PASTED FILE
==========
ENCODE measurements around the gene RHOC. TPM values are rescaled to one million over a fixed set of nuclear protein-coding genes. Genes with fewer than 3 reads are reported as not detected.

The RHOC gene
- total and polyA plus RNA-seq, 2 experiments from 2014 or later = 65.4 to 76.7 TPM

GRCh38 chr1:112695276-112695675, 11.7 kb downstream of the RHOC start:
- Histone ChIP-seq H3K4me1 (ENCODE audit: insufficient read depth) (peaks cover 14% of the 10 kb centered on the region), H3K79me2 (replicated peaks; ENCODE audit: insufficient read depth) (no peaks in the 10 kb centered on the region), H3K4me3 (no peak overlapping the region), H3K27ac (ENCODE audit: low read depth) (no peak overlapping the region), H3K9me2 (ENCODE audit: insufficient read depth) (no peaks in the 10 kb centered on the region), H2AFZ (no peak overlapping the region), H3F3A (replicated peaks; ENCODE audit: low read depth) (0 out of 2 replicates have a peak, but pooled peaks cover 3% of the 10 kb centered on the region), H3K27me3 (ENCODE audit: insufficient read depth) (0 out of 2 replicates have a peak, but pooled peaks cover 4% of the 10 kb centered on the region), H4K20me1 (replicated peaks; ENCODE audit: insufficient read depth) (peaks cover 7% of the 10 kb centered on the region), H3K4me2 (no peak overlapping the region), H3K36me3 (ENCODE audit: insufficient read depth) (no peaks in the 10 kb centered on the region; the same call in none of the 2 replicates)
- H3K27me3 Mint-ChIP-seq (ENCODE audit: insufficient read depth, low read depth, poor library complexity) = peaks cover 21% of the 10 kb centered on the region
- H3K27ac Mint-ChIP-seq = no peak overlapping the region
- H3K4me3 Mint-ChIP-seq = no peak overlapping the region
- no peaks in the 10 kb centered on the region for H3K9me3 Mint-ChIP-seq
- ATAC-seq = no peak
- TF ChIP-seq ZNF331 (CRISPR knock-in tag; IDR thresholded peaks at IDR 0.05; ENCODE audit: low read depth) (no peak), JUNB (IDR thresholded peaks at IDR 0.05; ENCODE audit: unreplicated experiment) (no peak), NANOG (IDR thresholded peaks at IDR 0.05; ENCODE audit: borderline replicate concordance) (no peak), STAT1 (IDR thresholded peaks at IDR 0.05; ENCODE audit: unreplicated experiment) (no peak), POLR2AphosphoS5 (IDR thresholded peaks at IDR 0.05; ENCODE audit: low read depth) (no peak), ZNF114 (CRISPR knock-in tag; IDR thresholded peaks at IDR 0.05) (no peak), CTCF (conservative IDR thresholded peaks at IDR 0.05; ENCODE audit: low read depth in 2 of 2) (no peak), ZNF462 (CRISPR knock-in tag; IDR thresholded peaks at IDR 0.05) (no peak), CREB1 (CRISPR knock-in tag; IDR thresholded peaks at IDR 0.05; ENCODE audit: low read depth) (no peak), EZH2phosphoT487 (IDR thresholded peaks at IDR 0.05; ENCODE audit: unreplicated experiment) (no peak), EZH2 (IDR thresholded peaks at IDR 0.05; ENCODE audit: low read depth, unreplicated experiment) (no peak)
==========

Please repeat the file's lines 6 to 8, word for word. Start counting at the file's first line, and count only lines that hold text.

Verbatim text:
- H3K27me3 Mint-ChIP-seq (ENCODE audit: insufficient read depth, low read depth, poor library complexity) = peaks cover 21% of the 10 kb centered on the region
- H3K27ac Mint-ChIP-seq = no peak overlapping the region
- H3K4me3 Mint-ChIP-seq = no peak overlapping the region